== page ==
The petitioners are engaged in the import and sale of dietary food products such as protein powder of different flavours. The department detained the vehicle of the petitioner on the ground that Part-B of the E-way bills was not generated.
The petitioners argued that upon being informed about the detention, the petitioners immediately generated Part-B of the E-way bills in respect of the transactions and approached the second respondent and gave explanation. It was submitted that the goods being perishable in nature and due to urgency of transporting the goods, the transporter had commenced transportation of goods immediately on clearance by the customs authorities without waiting for Part-B of the E-way bills. It was also submitted that the imported goods were taken by the first petitioner to its own godown directly from the bonded warehouse and, therefore, it was not a transaction for supply in respect of which goods and services tax (GST) would be leviable and that IGST had already been paid on the transaction even before the commencement of movement of the goods.
The department, however, refused to release the goods for want of Part-B of E-way bills and levied penalty.
The bench comprising Justice Harsha Devani and Justice Bhargav D Karia observed that on perusal of the impugned order imposing tax and penalty against the petitioner, it is revealed that the basis for computing the additional tax is the IGST paid by the petitioners.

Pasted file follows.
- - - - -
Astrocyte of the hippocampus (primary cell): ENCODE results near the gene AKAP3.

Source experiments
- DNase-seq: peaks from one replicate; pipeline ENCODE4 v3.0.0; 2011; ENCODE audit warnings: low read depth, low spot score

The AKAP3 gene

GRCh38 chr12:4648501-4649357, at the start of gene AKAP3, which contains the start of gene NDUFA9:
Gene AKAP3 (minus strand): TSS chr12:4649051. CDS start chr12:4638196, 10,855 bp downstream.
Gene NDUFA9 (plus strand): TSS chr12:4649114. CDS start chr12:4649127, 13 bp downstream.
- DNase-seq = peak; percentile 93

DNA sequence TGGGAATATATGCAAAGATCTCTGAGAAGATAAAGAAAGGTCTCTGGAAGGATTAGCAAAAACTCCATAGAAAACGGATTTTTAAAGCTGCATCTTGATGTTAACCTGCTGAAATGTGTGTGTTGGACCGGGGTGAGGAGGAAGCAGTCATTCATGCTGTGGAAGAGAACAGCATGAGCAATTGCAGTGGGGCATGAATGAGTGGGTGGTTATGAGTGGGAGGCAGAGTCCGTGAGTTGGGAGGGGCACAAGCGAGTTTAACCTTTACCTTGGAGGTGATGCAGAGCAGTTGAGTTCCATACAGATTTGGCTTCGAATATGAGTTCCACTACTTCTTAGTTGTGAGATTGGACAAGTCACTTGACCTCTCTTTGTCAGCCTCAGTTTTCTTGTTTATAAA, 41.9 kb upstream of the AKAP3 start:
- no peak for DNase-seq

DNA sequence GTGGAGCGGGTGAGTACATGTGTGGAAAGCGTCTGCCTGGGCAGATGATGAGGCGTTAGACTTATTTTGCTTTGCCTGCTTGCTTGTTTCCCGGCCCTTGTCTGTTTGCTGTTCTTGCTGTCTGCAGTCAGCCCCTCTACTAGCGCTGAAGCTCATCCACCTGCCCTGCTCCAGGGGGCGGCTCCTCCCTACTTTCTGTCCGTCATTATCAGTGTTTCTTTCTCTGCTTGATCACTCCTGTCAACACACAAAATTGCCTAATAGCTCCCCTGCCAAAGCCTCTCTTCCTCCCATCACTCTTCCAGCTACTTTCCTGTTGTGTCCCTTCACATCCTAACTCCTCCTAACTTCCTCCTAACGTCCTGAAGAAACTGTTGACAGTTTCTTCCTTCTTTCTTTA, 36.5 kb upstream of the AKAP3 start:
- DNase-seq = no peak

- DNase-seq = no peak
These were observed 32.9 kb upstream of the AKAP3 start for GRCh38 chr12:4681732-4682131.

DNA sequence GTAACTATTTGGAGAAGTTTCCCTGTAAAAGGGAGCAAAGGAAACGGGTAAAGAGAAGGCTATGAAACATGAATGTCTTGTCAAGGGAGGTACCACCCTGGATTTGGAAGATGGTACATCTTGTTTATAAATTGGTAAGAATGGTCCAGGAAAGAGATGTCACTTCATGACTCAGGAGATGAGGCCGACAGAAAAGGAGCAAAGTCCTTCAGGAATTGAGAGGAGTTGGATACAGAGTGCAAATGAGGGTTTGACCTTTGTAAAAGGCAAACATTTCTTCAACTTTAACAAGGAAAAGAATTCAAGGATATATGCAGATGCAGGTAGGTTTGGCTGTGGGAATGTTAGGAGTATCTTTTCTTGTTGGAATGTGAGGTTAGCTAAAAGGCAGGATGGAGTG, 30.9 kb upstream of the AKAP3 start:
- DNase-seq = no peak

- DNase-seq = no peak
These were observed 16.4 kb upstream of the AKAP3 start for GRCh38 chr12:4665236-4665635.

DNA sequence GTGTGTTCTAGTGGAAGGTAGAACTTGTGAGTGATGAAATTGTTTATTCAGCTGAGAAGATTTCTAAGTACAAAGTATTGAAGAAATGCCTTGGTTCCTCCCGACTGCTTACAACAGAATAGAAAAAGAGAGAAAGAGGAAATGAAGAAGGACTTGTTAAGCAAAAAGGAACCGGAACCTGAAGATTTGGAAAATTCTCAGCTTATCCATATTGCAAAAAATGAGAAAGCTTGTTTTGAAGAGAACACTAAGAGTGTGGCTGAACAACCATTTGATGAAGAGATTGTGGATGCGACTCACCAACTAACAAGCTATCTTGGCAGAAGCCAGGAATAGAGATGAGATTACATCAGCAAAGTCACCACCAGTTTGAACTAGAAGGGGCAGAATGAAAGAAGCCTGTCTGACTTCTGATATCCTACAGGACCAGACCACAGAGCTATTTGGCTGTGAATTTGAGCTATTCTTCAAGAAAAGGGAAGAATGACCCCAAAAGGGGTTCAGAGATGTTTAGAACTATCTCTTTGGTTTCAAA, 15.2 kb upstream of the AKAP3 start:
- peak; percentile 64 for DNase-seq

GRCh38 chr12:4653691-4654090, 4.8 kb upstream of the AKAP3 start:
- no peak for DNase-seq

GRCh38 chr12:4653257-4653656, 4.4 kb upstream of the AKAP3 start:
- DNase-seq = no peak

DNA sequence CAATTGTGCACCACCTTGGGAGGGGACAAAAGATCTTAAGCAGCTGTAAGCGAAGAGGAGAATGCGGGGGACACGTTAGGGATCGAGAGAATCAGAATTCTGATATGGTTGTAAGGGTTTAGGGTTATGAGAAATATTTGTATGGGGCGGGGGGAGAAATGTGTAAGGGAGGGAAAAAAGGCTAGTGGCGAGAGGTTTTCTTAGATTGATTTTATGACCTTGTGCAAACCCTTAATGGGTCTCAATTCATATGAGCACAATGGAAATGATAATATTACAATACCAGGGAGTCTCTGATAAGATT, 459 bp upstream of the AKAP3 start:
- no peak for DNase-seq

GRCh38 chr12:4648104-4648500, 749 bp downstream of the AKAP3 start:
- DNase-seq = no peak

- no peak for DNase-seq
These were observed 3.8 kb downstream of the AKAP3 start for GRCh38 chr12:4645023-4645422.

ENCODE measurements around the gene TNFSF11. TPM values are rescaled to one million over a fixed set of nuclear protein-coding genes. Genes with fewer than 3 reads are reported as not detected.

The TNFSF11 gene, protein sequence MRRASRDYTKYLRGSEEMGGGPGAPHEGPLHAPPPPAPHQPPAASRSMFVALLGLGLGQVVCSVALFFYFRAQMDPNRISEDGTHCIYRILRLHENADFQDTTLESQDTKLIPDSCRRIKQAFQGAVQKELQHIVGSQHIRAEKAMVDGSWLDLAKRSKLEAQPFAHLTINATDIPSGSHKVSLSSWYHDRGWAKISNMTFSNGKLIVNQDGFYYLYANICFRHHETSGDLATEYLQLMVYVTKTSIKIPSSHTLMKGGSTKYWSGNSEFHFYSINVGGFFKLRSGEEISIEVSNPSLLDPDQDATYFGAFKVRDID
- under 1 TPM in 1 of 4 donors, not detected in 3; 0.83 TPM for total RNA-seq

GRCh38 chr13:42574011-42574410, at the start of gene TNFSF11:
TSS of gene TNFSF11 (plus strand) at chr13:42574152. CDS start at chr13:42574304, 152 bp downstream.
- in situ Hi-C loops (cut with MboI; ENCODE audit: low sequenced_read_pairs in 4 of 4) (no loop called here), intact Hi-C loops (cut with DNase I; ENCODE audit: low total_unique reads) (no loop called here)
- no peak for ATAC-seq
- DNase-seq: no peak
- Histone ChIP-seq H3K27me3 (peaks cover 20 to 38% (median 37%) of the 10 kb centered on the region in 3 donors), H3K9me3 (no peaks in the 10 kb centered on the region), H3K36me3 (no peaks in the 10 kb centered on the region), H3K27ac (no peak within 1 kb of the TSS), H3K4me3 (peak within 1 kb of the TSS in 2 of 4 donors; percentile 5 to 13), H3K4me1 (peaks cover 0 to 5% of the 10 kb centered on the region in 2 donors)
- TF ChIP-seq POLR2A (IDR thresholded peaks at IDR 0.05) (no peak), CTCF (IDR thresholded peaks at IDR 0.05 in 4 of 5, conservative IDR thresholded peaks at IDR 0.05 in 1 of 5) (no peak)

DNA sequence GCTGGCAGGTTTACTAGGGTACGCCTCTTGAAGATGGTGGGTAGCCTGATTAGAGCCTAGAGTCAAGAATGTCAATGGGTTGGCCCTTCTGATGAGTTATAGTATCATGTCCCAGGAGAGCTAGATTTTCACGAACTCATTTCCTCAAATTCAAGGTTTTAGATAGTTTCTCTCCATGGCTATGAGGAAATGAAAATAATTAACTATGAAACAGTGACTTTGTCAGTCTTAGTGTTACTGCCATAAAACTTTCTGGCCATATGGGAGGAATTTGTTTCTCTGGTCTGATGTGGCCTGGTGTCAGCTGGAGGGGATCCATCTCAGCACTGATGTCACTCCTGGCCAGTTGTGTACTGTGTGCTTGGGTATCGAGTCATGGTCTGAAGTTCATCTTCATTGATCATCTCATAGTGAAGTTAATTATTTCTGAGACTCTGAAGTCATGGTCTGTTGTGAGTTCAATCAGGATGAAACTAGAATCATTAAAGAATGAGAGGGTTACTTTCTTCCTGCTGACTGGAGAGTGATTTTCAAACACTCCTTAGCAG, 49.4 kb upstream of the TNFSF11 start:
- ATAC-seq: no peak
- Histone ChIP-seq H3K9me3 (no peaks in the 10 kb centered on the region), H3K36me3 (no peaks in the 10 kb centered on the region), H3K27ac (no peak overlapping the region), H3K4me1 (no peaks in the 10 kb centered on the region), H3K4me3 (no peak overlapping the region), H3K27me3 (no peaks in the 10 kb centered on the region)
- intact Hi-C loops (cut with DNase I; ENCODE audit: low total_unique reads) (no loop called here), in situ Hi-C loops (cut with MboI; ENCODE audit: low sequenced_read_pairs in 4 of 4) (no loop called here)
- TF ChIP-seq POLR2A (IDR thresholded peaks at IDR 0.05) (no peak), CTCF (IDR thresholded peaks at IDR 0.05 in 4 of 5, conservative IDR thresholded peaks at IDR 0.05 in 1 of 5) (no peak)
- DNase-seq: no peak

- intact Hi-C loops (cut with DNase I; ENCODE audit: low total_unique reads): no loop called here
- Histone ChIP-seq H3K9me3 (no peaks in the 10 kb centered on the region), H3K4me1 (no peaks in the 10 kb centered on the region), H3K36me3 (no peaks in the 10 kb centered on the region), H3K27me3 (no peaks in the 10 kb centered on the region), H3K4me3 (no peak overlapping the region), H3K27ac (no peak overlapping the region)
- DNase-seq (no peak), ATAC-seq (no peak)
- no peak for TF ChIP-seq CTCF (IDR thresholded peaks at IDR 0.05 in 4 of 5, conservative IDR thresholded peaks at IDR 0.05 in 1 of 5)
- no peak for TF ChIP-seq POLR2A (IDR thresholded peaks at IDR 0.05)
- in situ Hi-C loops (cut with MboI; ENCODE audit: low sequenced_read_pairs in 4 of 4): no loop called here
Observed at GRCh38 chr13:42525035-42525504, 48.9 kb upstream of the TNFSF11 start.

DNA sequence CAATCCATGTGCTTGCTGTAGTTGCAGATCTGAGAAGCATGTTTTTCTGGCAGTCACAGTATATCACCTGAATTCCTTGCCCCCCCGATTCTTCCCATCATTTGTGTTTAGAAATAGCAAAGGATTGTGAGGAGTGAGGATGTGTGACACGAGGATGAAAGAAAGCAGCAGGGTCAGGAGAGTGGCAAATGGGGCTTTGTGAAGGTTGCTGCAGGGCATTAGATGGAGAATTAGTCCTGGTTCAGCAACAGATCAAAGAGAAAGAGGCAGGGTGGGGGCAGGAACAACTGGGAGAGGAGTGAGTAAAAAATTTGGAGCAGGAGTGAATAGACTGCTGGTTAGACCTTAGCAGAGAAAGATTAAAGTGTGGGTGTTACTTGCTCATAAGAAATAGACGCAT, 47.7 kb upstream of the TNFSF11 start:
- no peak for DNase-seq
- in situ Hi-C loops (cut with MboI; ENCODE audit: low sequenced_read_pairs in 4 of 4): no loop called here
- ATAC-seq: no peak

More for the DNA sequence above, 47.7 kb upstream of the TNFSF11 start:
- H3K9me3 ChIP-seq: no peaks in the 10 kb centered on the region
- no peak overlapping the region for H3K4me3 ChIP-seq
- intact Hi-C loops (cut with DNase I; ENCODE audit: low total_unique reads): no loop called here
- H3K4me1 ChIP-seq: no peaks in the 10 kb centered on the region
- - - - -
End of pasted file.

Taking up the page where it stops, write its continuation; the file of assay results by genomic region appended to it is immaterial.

“Moreover, in the impugned order there is not even a whisper as regards the submissions advanced on behalf of the petitioners, nor have the same been dealt with in the body of the order. No reasons have been assigned by the second respondent for the purpose of holding the petitioner liable to payment of tax and penalty despite the fact that IGST had already been paid on such transaction and the goods were being moved from the customs warehouse to the petitioner’s own godown and it being the case of the petitioners that there was no supply, and hence, the provisions of GST Act are not applicable. The impugned order is, therefore, totally bereft of any reasoning,” the bench said.
Quashing the order, the bench held that “Reasons, it is well known, are the heart and soul of an order passed by a judicial/quasi-judicial order, without which it is difficult to pronounce one way or other as regards the validity of such order. In the absence of any reasons to support the findings given by a judicial/quasi judicial authority, it is not possible to ascertain as to how the authority came to a particular conclusion. Under the circumstances, in the absence of any reasons in support of the tax and penalty levied by the second respondent, the impugned order stands vitiated as being an unreasoned order and as such cannot be sustained.”
However, the goods of the petitioner being perishable goods, the bench held that it would not be just, proper and reasonable to keep such goods under detention any longer. Considering this, the bench ordered that the petitioners would be entitled to the release of the conveyance as well as the goods in question subject to compliance of clause (c) of section 129(1) of the CGST/GGST Acts.Subscribe Taxscan AdFree to view the Judgment